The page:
AG: Alright, before we dive into the new documentary titled The 24 Hour War, tell me about Chassy Media—how did that get started?
AC: Nate Adams and I did the documentary Winning: The Racing Life of Paul Newman, our other racing documentary. We sort of distributed it through conventional means. Which was, you know, it’s just a lot of cutting in other people and having them show you trailers that they cut which they charge you for even if you don’t like it and then you have to go recut the trailer—all that kind of stuff.
We just kind of decided, like, here we are making these movies, we’re doing it all in-house, we’re doing the trailers in-house, we’re doing the posters in-house—when I say “in-house,” I mean we’re working with guys who make a poster, we’re not making the graphics.
But we’re doing all of this stuff ourselves, why don’t we keep going? Start a website and just sell it ourselves? We’re doing all the work and when we’re done doing all the work, we’d cut in some guys form New York or Los Angeles who’d just wet their beak even though they didn’t do the work.
It’s not that that’s not a good route for some people, just for us, I got a platform. I’ve got a podcast. Let’s just keep this going and build our own site, ya know? I’m also kind of a “bet on yourself” kind of guy and that’s been working for me the last few years so I’m keeping with that.
AG: Definitely. So, was Nate Adams a natural co-director/partner in Chassy Media? Is he a car guy too?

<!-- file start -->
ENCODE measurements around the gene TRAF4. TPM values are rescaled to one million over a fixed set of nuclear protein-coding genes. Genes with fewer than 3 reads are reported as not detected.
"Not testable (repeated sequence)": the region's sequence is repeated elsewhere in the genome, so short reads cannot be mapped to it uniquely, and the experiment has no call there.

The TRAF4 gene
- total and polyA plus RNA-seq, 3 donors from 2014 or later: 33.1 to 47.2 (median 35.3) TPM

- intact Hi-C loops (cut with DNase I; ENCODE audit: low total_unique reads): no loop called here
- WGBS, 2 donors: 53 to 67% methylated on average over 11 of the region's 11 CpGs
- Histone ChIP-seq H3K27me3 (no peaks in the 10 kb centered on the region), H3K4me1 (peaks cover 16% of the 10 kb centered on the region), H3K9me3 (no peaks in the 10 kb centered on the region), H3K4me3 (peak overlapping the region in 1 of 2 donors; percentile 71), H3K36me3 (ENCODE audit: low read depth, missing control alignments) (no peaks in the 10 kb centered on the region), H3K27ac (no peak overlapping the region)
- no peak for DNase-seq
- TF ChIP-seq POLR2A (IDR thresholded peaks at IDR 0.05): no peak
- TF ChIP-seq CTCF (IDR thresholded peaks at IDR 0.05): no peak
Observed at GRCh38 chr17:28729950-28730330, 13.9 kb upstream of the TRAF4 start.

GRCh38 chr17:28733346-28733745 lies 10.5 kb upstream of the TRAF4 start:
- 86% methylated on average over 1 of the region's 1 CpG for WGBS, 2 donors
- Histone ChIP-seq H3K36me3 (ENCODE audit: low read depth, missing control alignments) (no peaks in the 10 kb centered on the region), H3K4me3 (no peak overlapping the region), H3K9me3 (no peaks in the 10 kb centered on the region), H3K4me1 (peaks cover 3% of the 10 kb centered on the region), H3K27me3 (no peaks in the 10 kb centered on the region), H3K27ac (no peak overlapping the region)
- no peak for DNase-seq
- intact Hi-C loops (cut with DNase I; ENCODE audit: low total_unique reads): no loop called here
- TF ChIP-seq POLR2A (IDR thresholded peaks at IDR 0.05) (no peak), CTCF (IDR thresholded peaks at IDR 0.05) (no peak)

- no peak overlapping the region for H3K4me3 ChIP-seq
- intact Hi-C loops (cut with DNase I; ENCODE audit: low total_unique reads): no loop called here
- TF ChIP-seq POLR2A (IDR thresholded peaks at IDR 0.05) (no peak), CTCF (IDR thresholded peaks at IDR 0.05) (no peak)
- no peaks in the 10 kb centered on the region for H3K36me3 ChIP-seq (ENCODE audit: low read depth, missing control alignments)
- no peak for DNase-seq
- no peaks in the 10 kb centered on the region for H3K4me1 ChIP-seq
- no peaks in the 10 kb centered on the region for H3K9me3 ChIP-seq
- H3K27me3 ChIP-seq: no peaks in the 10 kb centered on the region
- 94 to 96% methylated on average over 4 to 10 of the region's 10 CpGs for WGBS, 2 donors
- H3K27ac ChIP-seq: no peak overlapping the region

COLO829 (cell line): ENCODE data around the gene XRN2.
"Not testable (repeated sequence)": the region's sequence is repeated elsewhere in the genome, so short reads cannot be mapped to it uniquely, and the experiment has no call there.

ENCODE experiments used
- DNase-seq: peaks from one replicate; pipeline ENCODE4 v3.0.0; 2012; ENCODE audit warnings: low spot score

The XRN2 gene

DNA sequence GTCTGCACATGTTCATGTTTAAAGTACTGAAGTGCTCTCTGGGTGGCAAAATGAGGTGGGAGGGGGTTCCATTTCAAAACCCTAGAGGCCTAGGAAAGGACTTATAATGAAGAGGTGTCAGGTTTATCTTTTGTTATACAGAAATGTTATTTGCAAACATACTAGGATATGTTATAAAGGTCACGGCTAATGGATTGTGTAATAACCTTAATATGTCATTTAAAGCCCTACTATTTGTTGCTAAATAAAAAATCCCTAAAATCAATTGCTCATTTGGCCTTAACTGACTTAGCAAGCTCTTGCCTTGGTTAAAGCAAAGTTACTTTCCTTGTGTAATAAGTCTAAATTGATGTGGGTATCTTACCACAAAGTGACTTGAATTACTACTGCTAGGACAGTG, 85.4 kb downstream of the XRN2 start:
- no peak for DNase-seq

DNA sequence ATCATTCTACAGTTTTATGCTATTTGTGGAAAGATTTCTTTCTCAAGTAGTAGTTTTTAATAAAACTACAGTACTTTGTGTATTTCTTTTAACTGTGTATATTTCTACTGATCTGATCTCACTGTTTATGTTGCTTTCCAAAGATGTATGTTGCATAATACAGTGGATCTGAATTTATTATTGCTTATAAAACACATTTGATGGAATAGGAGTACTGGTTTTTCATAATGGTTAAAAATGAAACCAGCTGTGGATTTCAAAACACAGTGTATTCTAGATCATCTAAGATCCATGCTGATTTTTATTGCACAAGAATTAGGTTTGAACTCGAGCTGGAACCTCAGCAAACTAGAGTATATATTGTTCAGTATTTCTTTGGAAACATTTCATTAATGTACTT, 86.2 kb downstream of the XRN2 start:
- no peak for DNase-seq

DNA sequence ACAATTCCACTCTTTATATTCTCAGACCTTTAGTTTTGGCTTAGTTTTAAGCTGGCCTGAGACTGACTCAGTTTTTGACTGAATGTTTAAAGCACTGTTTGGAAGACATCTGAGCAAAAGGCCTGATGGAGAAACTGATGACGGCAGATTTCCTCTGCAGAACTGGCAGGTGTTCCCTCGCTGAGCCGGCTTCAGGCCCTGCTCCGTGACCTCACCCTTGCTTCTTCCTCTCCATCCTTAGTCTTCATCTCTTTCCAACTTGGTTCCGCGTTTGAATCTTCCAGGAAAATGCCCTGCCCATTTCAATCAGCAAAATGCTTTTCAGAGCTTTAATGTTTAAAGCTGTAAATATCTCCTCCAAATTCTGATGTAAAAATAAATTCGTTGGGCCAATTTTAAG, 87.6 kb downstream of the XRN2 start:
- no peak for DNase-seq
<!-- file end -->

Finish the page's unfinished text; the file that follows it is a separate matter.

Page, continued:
AC: He’s actually not a car guy. We were introduced by a mutual friend and we started working on an independent movie I was doing called Road Hard. I learned pretty quickly that he was a guy who was able to make things happen. Get crews together, there’s a lot of logistics to this stuff, there’s a lot of clearance and insurance. Everyone thinks they want to do this, every jackoff in Hollywood wants that. (laughs) You know, “I want to be a producer,” or, “I want to be a director.” But people don’t really realize how much paperwork is involved and how boring it is—and 92% of it is. They think it’s all cocktail parties, sort of hobnobbing, and, “Hey, let’s sit down with Robert Redford and interview him for the Paul Newman doc.” There is that, but that’s a very small percentage of what you’re doing. It’s like, we gotta get a crew in New York, we gotta get a rental car and van, we’ve got to coordinate this thing with Robert Redford’s assistant, we only have an hour with him, you know, bla bla bla. It’s just a bunch of work.